January 1993, Boeing and several companies in the Airbus consortium
started a joint feasibility study of an aircraft
known as the
Very Large Commercial Transport (VLCT), aiming to form a
partnership to share the limited market. This study was abandoned
later, Boeing's interest having decreased.
Major structural sections of the A380 are built in France, Germany, Spain, and the United Kingdom. Because of her size, they are brought to the assembly hall (the Jean-Luc Lagardère Plant) in Toulouse in France by surface transportation, though some parts are moved by the A300-600ST Beluga aircraft used in the construction of other Airbus models. Components of the A380 are provided by suppliers from around the world; the five largest contributors, by value, are Rolls-Royce, Safran, United Technologies, General Electric and Goodrich.
The front and rear sections of the fuselage are loaded on a Roll-on/roll-off (RORO) ship leased to Airbus, Ville de Bordeaux, in Hamburg in northern Germany, from where they are shipped to the United Kingdom. The wings, which are manufactured at Filton Bristol and Broughton in North Wales, are transported by barge to Mostyn docks, where the ship adds them to its cargo. In Saint-Nazaire in western France, the ship trades the fuselage sections from Hamburg for larger, assembled sections, some of which include the nose. The ship unloads in Bordeaux. Afterwards, the ship picks up the belly and tail sections by Construcciones Aeronáuticas SA in Cádiz in southern Spain, and delivers them to Bordeaux.
From there, the A380 parts are transported by barge to Langon, and by oversize road convoys to the assembly hall in Toulouse. Roads and canals were widened and replaced; and new barges were developed to deliver the A380 parts. After assembly, the aircraft are flown to Hamburg Finkenwerder Airport (XFW) to be furnished and painted. It takes 3,600 liters (950 US gallons) of paint to cover the 3,100 m2 (33,000 sq.ft.) exterior of an A380. Airbus sized the production facilities and supply chain for a production rate of four A380s per month.
The new Airbus is initially offered in two models. The A380-800 original configuration carried 555 passengers in a three-class configuration or 853 passengers (538 on the main deck and 315 on the upper deck) in a single-class economy configuration.
In May 2007 Airbus began marketing a configuration with 30 fewer passengers, now 525 passengers in three classes, traded for 370 km (200NM) more range, to better reflect trends in premium class accommodation. The design range for the -800 model is 15,200 km (8,200NM). The second model, the A380-800F freighter, would carry 150 tons of cargo 10,400 km (5,600NM). The -800F development was put on hold as Airbus prioritized the passenger version and all cargo orders were canceled. Future variants may include an A380-900 stretch seating about 656 passengers (or up to 960 passengers in an all economy configuration) and an extended range version with the same passenger capacity as the A380-800.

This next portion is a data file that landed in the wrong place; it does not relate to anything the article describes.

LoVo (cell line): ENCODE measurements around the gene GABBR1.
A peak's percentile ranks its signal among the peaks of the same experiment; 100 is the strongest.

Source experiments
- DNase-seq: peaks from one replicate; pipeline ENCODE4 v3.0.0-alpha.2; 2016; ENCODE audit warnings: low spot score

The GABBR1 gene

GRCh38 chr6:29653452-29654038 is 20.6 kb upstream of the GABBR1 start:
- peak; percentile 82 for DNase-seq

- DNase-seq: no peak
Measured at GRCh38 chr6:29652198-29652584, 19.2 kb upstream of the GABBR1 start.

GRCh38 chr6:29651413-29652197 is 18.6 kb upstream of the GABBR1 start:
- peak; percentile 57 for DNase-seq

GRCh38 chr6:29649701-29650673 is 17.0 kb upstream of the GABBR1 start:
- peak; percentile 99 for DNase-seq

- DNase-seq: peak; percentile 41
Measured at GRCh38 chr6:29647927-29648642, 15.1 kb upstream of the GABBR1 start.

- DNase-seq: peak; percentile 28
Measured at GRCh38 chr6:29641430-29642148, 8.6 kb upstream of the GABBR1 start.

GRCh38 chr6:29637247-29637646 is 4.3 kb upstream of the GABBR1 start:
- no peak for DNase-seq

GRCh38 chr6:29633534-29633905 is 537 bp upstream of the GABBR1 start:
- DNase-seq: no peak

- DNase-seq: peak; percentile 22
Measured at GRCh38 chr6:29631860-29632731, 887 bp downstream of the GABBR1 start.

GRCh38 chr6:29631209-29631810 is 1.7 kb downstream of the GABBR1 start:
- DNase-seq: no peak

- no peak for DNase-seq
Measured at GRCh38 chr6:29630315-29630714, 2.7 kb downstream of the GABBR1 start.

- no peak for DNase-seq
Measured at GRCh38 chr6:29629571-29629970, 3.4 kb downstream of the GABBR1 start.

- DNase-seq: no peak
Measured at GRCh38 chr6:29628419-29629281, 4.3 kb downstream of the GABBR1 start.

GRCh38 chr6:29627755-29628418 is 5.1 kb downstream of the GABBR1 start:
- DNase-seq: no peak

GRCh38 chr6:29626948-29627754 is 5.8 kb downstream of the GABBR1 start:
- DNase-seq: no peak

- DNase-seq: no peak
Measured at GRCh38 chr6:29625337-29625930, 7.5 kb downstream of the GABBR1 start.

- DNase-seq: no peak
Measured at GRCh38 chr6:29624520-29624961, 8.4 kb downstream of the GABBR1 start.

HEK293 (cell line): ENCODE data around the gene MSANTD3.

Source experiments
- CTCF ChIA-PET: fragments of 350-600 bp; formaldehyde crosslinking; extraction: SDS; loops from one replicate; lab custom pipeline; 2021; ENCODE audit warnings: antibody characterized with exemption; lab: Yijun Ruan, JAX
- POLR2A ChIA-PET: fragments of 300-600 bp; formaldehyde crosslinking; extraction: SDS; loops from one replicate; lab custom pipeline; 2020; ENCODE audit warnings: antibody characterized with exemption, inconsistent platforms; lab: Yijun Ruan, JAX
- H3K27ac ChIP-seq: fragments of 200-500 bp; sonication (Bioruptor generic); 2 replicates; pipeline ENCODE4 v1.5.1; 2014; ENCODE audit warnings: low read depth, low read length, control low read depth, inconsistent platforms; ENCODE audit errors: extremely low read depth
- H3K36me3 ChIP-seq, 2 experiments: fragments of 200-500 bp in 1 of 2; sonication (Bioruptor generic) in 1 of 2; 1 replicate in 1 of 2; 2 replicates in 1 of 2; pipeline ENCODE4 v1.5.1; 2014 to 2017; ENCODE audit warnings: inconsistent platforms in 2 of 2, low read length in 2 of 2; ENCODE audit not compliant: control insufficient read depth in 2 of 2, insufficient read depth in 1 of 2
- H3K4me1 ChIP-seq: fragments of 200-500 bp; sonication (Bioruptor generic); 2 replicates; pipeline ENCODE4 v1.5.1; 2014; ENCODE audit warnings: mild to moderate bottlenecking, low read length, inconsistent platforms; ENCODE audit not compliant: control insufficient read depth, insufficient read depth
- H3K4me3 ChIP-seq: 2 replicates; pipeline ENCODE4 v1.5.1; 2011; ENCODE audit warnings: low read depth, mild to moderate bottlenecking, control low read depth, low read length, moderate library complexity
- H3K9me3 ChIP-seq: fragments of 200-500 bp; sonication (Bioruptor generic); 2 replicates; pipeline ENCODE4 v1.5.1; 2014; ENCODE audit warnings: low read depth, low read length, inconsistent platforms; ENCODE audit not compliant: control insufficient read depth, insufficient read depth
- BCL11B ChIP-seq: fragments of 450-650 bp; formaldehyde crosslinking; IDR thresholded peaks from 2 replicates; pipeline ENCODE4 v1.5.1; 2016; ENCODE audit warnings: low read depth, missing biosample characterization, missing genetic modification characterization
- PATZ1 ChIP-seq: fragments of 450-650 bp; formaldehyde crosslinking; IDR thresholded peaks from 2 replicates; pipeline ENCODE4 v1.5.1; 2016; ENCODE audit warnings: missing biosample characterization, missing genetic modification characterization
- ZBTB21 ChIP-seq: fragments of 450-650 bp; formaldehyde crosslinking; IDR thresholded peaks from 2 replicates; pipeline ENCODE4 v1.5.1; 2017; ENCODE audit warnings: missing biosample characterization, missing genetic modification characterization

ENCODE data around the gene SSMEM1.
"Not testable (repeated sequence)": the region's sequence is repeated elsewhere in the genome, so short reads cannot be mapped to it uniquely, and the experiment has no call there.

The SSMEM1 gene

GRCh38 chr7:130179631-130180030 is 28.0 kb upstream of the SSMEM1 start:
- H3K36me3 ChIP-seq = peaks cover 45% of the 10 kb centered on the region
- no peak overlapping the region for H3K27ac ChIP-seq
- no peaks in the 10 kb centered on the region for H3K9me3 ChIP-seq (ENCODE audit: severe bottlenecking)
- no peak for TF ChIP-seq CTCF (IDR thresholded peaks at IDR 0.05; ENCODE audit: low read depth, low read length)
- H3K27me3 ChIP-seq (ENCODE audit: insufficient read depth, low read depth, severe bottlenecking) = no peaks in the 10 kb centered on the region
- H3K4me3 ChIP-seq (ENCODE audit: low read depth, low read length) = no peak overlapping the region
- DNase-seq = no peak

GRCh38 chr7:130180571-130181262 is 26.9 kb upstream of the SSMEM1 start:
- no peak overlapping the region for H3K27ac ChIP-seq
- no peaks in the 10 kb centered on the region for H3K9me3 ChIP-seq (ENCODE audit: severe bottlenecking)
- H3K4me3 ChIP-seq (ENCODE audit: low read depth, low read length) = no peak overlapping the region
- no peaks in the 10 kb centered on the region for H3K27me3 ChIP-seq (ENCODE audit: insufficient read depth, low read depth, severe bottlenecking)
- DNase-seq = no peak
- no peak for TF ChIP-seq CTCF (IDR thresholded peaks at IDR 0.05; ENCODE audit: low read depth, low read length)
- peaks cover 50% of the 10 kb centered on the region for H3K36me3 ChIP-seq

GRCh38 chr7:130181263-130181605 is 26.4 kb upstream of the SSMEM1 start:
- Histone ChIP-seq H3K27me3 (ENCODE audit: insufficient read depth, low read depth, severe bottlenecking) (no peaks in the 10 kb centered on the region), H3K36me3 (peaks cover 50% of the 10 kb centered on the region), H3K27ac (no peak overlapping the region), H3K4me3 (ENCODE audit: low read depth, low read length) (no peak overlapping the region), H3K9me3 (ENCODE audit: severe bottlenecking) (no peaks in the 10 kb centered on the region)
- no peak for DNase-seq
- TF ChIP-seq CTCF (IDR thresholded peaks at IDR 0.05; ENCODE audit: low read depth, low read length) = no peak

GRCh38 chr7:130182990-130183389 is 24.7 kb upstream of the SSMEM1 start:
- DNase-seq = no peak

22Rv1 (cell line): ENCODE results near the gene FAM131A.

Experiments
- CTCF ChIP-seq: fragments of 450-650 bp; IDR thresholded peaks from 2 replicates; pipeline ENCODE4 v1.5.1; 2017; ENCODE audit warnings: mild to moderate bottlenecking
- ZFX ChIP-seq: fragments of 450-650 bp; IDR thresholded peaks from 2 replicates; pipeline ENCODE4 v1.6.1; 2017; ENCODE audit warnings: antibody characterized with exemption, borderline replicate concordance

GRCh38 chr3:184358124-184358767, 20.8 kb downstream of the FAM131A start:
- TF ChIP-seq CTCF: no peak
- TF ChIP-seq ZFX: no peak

The A380's wing is sized for a Maximum Take-Off Weight (MTOW) over 650 tons to accommodate these future versions, albeit with some strengthening required. The stronger wing (and structure) will be used on the A380-800F freighter. This common design approach sacrifices some fuel efficiency on the A380-800 passenger model, but Airbus estimates that the size of the aircraft, coupled with the advances in technology described below, will provide lower operating costs per passenger than all current variants of Boeing 747. The A380 also features wingtip fences similar to those found on the A310 and A320 to alleviate the effects of induced drag, increasing fuel efficiency and performance.
Airbus used similar cockpit layout, procedures and handling characteristics to those of other Airbus aircraft, to reduce crew training costs. Accordingly, the A380 features an improved glass cockpit, and fly-by-wire flight controls linked to side-sticks. The improved cockpit displays feature eight 15x20 cm (5.9x7.9 inch) liquid crystal displays, which are physically identical and interchangeable; comprising two Primary Flight Displays, two Navigation Displays, one engine parameter display, one system display and two Multi-Function Displays. These MFDs are new with the A380, and provide an easy-to-use interface to the flight management system—replacing three multifunction control and display units. They include QWERTY keyboards and trackballs, interfacing with a graphical "point-and-click" display navigation system.
The A380 can be fitted with two types of engines: A380-841, A380-842 and A380-843F with Rolls-Royce Trent 900, and the A380-861 and A380-863F with Engine Alliance GP7000 turbofans. The Trent 900 is a derivative of the Trent 800, and the GP7000 has roots from the GE90 and PW4000. The Trent 900 core is a scaled version of the Trent 500, but incorporates the swept fan technology of the stillborn Trent 8104. The GP7200 has a GE90-derived core and PW4090-derived fan and low-pressure turbo-machinery. Only two of the four engines are fitted with thrust reversers.
Philosophy, documentation and installation
The moment I started mailing Peter Hager, owner of Peters Aircraft, it became clear to me that he has a total different idea than others about X-Plane airplanes. An extraction of these words and some other items are put together. Let's first start with a short explanation about Peter’s Airbus series. Keep in mind that this involves not only the brand new A380 Series, but also the A330 models and all A340 variants. There are 3 levels regarding complexity and quality: